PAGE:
By Melissa Martin, Ph.D.
Socks, gloves, ink-pens. The sneaky universe steals these things from me. Or the Sock Fairy visits while I sleep and hides one sock of each color. Or a hungry Glove Grinch lives in my coat pocket. And I’ve left countless umbrellas behind—only to be reminded on the next rainy day. I am the queen of losing one earring.
The Mystery of Missing Socks
Why do socks disappear? A sock monster with lots of feet. A black hole in the washer or dryer. Socks get divorced. What’s the deal?
Here is one theory. During the wash, a sock runs away from home and creeps into the laundry drum. The rotations separate items and a sock gets caught behind the drum or into the wastewater hose.
The Mystery of Missing Gloves
We can understand why kids lose gloves, but what about adults? This winter I purchased new gloves and vowed to pay attention and not lose one. Within two weeks, I had an orphan glove. Did the mate jump out of my pocket and join the hand circus? I threw a party for a lost glove reunion, but no luck.
Memory Loss Related to Emotional Problems
“Emotional problems, such as stress, anxiety, or depression, can make a person more forgetful and can be mistaken for dementia. For instance, someone who has recently retired or who is coping with the death of a spouse, relative, or friend may feel sad, lonely, worried, or bored. Trying to deal with these life changes leaves some people feeling confused or forgetful,” according to article by the National Institute on Aging.
Memory problems can occur from trying to juggle too many balls in the air; not enough sleep from burning the candle at both end; and runaway stress. Some drugs list memory loss as a side effect.
Age-Related Changes in Memory
“Forgetfulness can be a normal part of aging. As people get older, changes occur in all parts of the body, including the brain. As a result, some people may notice that it takes longer to learn new things, they don’t remember information as well as they did, or they lose things like their glasses. These usually are signs of mild forgetfulness, not serious memory problems, like Alzheimer’s disease.” www.nia.nih.gov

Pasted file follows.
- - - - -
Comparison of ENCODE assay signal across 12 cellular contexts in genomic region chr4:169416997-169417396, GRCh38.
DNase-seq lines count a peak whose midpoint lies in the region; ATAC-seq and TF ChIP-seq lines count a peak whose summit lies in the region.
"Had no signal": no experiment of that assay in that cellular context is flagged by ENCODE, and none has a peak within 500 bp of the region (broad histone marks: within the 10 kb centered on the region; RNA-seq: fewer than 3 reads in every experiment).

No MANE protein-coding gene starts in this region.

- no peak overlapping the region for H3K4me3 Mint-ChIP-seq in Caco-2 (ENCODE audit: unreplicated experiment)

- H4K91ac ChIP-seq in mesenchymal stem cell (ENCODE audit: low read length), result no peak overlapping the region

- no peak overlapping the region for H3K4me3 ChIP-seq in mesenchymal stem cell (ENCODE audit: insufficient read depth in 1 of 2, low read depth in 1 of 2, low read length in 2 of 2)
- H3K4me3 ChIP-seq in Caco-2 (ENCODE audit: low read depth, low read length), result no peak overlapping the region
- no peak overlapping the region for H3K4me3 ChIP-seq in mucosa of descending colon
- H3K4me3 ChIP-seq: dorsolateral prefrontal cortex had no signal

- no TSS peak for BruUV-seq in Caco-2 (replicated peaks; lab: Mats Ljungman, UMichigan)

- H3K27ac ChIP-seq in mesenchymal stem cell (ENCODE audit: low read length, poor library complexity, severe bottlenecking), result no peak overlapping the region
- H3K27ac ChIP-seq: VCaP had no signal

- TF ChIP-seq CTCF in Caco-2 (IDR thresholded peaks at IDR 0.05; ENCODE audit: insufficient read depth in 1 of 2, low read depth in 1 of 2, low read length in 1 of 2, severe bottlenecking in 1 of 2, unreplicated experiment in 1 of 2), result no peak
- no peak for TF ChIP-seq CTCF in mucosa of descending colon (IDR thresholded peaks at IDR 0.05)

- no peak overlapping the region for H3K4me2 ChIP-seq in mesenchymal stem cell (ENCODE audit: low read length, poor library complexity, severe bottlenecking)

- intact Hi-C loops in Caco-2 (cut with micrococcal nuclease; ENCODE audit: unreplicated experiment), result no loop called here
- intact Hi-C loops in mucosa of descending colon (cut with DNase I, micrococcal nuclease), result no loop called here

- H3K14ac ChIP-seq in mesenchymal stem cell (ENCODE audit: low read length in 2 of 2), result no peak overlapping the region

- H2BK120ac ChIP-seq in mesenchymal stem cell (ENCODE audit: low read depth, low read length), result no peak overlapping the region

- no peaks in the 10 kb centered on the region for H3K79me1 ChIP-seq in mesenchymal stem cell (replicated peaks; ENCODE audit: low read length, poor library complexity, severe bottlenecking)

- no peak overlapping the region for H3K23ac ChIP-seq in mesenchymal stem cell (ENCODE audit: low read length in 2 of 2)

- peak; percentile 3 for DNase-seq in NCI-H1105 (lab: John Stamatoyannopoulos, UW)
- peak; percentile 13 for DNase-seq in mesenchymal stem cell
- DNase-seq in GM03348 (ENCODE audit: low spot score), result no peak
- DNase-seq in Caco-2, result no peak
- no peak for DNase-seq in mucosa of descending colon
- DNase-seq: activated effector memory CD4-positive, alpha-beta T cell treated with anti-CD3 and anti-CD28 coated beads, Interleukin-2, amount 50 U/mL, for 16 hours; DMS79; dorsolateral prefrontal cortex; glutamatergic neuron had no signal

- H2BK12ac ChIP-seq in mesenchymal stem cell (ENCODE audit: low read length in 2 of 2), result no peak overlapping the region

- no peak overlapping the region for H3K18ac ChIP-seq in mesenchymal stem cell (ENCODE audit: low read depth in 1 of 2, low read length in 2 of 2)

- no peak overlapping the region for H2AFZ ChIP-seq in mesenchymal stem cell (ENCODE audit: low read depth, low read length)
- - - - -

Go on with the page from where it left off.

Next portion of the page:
Absentmindedness occurs when you aren’t paying close attention to the activity at hand. Occasionally forgetting where you placed things. Forgetting facts over time. Like computers, our brains need to purge old data to make room for new. A “tip of the tongue” memory slip that you remember later. Utilizing reminders to help you remember. Despite memory lapses, if your personality and mood remain the same, it’s a good indicator that it’s probably not something more serious. That’s according to Helena Chang Chui, MD, a neurologist at Keck Medicine of USC.
I lose my car in parking lots, often. Is misplacing your cell phone, purse, or keys part of your daily routine? Do you put special things in special places to not forget, and then forget? The land of the lost has recently claimed a pair of my favorite glasses.
My solutions: Wear mismatched socks on my hands and outsmart the Sock Fairy and the Glove Grinch. Handcuff car keys to my wrist. And buy an old lady eyeglass chain or strap.
Melissa Martin, Ph.D., is an author, columnist, educator, and therapist. She lives in Ohio. Contact her at [email protected]